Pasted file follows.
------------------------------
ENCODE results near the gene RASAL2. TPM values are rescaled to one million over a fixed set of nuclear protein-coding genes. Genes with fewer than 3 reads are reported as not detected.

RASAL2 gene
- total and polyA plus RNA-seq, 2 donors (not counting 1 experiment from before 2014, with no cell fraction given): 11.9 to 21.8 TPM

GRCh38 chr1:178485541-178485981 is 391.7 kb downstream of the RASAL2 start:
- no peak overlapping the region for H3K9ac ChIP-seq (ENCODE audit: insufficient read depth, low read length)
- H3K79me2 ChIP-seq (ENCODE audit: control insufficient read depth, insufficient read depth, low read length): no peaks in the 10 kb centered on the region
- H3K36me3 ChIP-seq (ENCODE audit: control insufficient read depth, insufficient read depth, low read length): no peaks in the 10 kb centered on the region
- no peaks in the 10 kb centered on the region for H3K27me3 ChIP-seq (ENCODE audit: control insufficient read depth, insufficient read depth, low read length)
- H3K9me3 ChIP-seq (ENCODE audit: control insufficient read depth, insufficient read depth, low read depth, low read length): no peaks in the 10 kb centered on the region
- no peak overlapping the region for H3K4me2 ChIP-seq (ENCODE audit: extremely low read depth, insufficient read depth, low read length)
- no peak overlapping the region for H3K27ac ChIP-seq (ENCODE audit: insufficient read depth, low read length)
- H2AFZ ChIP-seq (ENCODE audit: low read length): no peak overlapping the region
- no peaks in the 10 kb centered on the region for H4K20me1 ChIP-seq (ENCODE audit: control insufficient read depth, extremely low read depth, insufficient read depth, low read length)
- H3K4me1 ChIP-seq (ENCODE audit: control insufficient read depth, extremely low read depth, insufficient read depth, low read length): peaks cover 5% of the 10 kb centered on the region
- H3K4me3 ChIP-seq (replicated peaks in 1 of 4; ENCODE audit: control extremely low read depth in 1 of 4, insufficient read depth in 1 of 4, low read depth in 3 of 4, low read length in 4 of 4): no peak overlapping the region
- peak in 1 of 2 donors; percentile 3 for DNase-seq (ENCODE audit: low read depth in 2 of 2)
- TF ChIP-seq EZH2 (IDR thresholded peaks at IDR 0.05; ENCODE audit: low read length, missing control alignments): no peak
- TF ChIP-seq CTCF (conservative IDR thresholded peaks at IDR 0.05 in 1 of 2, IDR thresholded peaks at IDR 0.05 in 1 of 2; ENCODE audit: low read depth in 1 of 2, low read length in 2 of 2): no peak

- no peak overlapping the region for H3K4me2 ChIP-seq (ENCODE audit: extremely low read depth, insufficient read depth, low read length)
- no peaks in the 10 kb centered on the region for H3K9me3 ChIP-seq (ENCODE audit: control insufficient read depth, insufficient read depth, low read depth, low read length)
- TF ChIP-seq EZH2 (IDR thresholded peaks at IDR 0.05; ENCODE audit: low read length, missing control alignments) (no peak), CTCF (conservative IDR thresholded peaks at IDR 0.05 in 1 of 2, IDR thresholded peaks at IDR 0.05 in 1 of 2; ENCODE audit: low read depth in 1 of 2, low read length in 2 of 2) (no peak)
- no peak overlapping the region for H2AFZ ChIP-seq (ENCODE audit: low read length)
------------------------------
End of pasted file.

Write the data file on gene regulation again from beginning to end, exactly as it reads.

ENCODE results near the gene RASAL2. TPM values are rescaled to one million over a fixed set of nuclear protein-coding genes. Genes with fewer than 3 reads are reported as not detected.

RASAL2 gene
- total and polyA plus RNA-seq, 2 donors (not counting 1 experiment from before 2014, with no cell fraction given): 11.9 to 21.8 TPM

GRCh38 chr1:178485541-178485981 is 391.7 kb downstream of the RASAL2 start:
- no peak overlapping the region for H3K9ac ChIP-seq (ENCODE audit: insufficient read depth, low read length)
- H3K79me2 ChIP-seq (ENCODE audit: control insufficient read depth, insufficient read depth, low read length): no peaks in the 10 kb centered on the region
- H3K36me3 ChIP-seq (ENCODE audit: control insufficient read depth, insufficient read depth, low read length): no peaks in the 10 kb centered on the region
- no peaks in the 10 kb centered on the region for H3K27me3 ChIP-seq (ENCODE audit: control insufficient read depth, insufficient read depth, low read length)
- H3K9me3 ChIP-seq (ENCODE audit: control insufficient read depth, insufficient read depth, low read depth, low read length): no peaks in the 10 kb centered on the region
- no peak overlapping the region for H3K4me2 ChIP-seq (ENCODE audit: extremely low read depth, insufficient read depth, low read length)
- no peak overlapping the region for H3K27ac ChIP-seq (ENCODE audit: insufficient read depth, low read length)
- H2AFZ ChIP-seq (ENCODE audit: low read length): no peak overlapping the region
- no peaks in the 10 kb centered on the region for H4K20me1 ChIP-seq (ENCODE audit: control insufficient read depth, extremely low read depth, insufficient read depth, low read length)
- H3K4me1 ChIP-seq (ENCODE audit: control insufficient read depth, extremely low read depth, insufficient read depth, low read length): peaks cover 5% of the 10 kb centered on the region
- H3K4me3 ChIP-seq (replicated peaks in 1 of 4; ENCODE audit: control extremely low read depth in 1 of 4, insufficient read depth in 1 of 4, low read depth in 3 of 4, low read length in 4 of 4): no peak overlapping the region
- peak in 1 of 2 donors; percentile 3 for DNase-seq (ENCODE audit: low read depth in 2 of 2)
- TF ChIP-seq EZH2 (IDR thresholded peaks at IDR 0.05; ENCODE audit: low read length, missing control alignments): no peak
- TF ChIP-seq CTCF (conservative IDR thresholded peaks at IDR 0.05 in 1 of 2, IDR thresholded peaks at IDR 0.05 in 1 of 2; ENCODE audit: low read depth in 1 of 2, low read length in 2 of 2): no peak

- no peak overlapping the region for H3K4me2 ChIP-seq (ENCODE audit: extremely low read depth, insufficient read depth, low read length)
- no peaks in the 10 kb centered on the region for H3K9me3 ChIP-seq (ENCODE audit: control insufficient read depth, insufficient read depth, low read depth, low read length)
- TF ChIP-seq EZH2 (IDR thresholded peaks at IDR 0.05; ENCODE audit: low read length, missing control alignments) (no peak), CTCF (conservative IDR thresholded peaks at IDR 0.05 in 1 of 2, IDR thresholded peaks at IDR 0.05 in 1 of 2; ENCODE audit: low read depth in 1 of 2, low read length in 2 of 2) (no peak)
- no peak overlapping the region for H2AFZ ChIP-seq (ENCODE audit: low read length)